I would tell any student or any non-student interested in creative writing to work on her relationship with herself. Hearing your own poetic voice is so much of the journey when you’re just starting out. It will take time, and there will be moments where you feel like you just don’t know who you are on the page, but that’s why we expose ourselves to so many kinds of writing. That’s why we join writing groups or writing programs—to meet other writers in person and on page, and those writers and pieces of writing will be, as my dear friend, Dr. Lisa Nikolidakis says, “a door or a mirror.” The doors might not be pieces of writing we love, but they will lead us somewhere. The mirrors validate what we are and they help us hear that faint inner voice, reaching for the surface.
What do you wish you had been told as a writer? What wisdom have you arrived at?
I wish I had been told, when I was younger, that there is no one way or right way to be a writer. We all have different processes, and that’s okay. If you don’t write every day, that’s fine. If you do, that’s fine. If you read 10,000 books a year, fantastic. If you closely read 3 books a year, fine. If you work in academia, great. If you don’t, that’s fine, too.
Whose work helped you write this book? What inspires you? What gets you to the page?
Life inspires me. My work can’t exist if I’m not participating in the world. I can’t simply muse on a leaf, I have to encounter the leaf in real life and the leaf may lead me to a memory or a question or a problem or an epiphany about myself or my society. I’m inspired by the conversation that all art really is—I want to be in community, in conversation, with others, and writing is my way to do that.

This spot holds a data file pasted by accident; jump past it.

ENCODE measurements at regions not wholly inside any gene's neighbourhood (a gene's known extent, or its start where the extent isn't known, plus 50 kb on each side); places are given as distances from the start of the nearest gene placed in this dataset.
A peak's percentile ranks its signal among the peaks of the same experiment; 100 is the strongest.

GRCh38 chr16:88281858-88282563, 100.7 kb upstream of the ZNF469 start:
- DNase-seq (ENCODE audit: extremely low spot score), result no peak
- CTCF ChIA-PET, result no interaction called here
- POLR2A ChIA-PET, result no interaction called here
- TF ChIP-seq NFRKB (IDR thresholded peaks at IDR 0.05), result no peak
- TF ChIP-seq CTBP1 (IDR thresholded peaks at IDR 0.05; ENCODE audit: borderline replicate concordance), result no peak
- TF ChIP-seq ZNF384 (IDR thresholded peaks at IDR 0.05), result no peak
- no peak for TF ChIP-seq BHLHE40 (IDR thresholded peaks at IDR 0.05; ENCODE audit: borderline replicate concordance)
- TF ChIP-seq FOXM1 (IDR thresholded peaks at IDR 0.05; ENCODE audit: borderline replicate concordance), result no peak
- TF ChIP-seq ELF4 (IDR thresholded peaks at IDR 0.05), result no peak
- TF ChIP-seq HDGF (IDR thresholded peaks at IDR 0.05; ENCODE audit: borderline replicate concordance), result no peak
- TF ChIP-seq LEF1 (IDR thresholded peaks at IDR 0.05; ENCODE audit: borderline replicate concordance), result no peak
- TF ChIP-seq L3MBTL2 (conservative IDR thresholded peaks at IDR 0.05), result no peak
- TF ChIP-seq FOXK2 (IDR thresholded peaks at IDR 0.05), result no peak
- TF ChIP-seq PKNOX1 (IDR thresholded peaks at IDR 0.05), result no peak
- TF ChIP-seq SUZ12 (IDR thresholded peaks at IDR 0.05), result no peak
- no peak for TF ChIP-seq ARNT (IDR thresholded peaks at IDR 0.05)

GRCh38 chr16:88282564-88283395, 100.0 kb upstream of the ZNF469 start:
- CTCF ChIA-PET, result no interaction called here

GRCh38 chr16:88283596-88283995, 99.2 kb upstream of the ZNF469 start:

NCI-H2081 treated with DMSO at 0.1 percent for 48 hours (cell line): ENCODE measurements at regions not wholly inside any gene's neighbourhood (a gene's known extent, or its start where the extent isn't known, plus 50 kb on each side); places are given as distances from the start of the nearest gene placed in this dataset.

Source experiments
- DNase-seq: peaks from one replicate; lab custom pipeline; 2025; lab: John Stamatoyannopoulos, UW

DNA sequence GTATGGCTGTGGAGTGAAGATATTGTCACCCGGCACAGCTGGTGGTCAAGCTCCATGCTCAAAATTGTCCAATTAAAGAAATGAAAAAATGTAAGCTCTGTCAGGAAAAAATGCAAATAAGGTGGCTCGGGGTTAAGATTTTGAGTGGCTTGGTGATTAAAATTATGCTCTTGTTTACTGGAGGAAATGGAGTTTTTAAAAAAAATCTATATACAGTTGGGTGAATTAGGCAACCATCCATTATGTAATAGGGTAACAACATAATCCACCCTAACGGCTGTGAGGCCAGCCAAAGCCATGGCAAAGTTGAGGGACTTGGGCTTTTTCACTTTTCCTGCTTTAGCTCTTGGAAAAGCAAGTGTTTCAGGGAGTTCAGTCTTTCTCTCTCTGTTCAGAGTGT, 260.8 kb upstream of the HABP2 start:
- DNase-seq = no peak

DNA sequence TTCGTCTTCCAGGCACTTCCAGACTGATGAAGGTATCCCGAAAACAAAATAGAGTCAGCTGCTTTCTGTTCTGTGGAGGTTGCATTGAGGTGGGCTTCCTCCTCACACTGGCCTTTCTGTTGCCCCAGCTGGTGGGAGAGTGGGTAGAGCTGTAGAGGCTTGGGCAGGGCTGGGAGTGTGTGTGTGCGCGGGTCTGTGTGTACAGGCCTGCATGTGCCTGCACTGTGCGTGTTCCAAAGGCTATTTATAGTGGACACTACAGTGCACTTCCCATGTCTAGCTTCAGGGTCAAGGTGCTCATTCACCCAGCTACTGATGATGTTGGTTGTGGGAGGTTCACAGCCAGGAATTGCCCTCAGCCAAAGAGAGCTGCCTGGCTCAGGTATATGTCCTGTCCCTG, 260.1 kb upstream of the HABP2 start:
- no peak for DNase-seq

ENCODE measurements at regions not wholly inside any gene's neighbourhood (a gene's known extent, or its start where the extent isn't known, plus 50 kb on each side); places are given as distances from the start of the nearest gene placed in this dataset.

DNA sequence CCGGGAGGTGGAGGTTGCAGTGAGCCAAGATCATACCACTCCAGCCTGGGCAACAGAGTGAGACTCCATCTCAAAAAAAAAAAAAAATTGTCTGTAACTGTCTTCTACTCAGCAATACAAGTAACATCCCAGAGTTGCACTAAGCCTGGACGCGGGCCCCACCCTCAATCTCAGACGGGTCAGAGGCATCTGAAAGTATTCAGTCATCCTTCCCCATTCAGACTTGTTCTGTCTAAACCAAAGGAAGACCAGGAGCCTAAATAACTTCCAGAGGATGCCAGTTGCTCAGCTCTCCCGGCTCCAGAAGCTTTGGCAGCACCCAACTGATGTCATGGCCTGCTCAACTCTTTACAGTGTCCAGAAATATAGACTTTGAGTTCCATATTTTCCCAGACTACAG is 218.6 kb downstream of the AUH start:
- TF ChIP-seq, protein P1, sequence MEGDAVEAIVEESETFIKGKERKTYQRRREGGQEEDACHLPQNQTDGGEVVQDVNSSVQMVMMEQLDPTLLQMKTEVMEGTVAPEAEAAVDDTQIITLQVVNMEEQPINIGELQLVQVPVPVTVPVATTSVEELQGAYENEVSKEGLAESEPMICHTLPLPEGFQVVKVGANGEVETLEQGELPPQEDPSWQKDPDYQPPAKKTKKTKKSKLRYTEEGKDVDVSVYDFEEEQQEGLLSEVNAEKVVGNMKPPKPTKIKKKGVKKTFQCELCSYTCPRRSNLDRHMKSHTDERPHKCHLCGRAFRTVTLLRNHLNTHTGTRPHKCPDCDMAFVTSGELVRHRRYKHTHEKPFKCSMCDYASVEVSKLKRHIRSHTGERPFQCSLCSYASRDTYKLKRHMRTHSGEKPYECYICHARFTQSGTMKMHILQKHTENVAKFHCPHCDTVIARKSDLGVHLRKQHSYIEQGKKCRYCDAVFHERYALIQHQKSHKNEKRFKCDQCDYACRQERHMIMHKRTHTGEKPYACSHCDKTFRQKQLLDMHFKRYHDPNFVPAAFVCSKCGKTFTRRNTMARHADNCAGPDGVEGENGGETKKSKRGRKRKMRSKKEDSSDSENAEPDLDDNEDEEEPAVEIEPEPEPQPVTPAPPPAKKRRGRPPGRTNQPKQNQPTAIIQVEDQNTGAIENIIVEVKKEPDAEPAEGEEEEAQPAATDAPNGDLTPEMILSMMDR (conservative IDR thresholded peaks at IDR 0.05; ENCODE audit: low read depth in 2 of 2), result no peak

Ashley M. Jones received an MFA in Poetry from Florida International University. Her debut poetry collection, Magic City Gospel, was published by Hub City Press in January 2017, and it won the silver medal in poetry in the 2017 Independent Publishers Book Awards. Her poems appear or are forthcoming in many journals and anthologies, including the Academy of American Poets, Tupelo Quarterly, Prelude, Steel Toe Review, The Sun, Poets Respond to Race Anthology, and The Harvard Journal of African American Public Policy. She received a 2015 Rona Jaffe Foundation Writer’s Award and a 2015 B-Metro Magazine Fusion Award. Her second collection, dark / / thing, won the 2018 Lena-Miles Wever Todd Prize for Poetry from Pleiades Press. She currently lives in Birmingham, Alabama, where she is Second Vice President of the Alabama Writers’ Conclave, founding director of the Magic City Poetry Festival, and a faculty member in the Creative Writing Department of the Alabama School of Fine Arts.